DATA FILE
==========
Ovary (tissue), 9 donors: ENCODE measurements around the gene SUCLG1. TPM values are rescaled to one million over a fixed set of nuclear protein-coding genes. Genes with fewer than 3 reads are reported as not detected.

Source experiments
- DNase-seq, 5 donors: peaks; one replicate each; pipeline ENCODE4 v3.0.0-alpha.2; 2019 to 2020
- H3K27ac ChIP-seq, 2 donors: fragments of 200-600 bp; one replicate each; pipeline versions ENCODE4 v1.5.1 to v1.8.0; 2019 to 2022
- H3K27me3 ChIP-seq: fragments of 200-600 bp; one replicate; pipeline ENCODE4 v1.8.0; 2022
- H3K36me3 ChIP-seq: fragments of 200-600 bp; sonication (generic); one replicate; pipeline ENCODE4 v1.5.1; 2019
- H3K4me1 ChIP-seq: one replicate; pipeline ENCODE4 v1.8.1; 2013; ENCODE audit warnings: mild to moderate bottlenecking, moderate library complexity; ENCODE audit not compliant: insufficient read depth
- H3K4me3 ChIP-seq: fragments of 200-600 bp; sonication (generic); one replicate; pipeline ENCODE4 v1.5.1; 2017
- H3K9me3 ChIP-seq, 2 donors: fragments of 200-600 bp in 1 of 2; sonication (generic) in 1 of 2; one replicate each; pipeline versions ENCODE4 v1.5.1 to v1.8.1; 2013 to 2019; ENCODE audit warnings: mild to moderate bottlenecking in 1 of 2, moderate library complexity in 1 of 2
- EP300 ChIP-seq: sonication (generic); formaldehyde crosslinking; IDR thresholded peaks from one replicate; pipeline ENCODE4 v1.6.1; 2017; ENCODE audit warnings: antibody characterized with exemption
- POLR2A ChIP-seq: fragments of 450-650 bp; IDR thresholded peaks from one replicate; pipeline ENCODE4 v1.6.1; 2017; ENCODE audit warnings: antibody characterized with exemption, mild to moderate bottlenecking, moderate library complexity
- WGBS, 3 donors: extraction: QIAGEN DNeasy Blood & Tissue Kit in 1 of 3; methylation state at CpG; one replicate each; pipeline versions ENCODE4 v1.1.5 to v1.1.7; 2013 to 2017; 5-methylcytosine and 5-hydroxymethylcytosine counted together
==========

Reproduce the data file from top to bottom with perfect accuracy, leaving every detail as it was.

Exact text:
Ovary (tissue), 9 donors: ENCODE measurements around the gene SUCLG1. TPM values are rescaled to one million over a fixed set of nuclear protein-coding genes. Genes with fewer than 3 reads are reported as not detected.

Source experiments
- DNase-seq, 5 donors: peaks; one replicate each; pipeline ENCODE4 v3.0.0-alpha.2; 2019 to 2020
- H3K27ac ChIP-seq, 2 donors: fragments of 200-600 bp; one replicate each; pipeline versions ENCODE4 v1.5.1 to v1.8.0; 2019 to 2022
- H3K27me3 ChIP-seq: fragments of 200-600 bp; one replicate; pipeline ENCODE4 v1.8.0; 2022
- H3K36me3 ChIP-seq: fragments of 200-600 bp; sonication (generic); one replicate; pipeline ENCODE4 v1.5.1; 2019
- H3K4me1 ChIP-seq: one replicate; pipeline ENCODE4 v1.8.1; 2013; ENCODE audit warnings: mild to moderate bottlenecking, moderate library complexity; ENCODE audit not compliant: insufficient read depth
- H3K4me3 ChIP-seq: fragments of 200-600 bp; sonication (generic); one replicate; pipeline ENCODE4 v1.5.1; 2017
- H3K9me3 ChIP-seq, 2 donors: fragments of 200-600 bp in 1 of 2; sonication (generic) in 1 of 2; one replicate each; pipeline versions ENCODE4 v1.5.1 to v1.8.1; 2013 to 2019; ENCODE audit warnings: mild to moderate bottlenecking in 1 of 2, moderate library complexity in 1 of 2
- EP300 ChIP-seq: sonication (generic); formaldehyde crosslinking; IDR thresholded peaks from one replicate; pipeline ENCODE4 v1.6.1; 2017; ENCODE audit warnings: antibody characterized with exemption
- POLR2A ChIP-seq: fragments of 450-650 bp; IDR thresholded peaks from one replicate; pipeline ENCODE4 v1.6.1; 2017; ENCODE audit warnings: antibody characterized with exemption, mild to moderate bottlenecking, moderate library complexity
- WGBS, 3 donors: extraction: QIAGEN DNeasy Blood & Tissue Kit in 1 of 3; methylation state at CpG; one replicate each; pipeline versions ENCODE4 v1.1.5 to v1.1.7; 2013 to 2017; 5-methylcytosine and 5-hydroxymethylcytosine counted together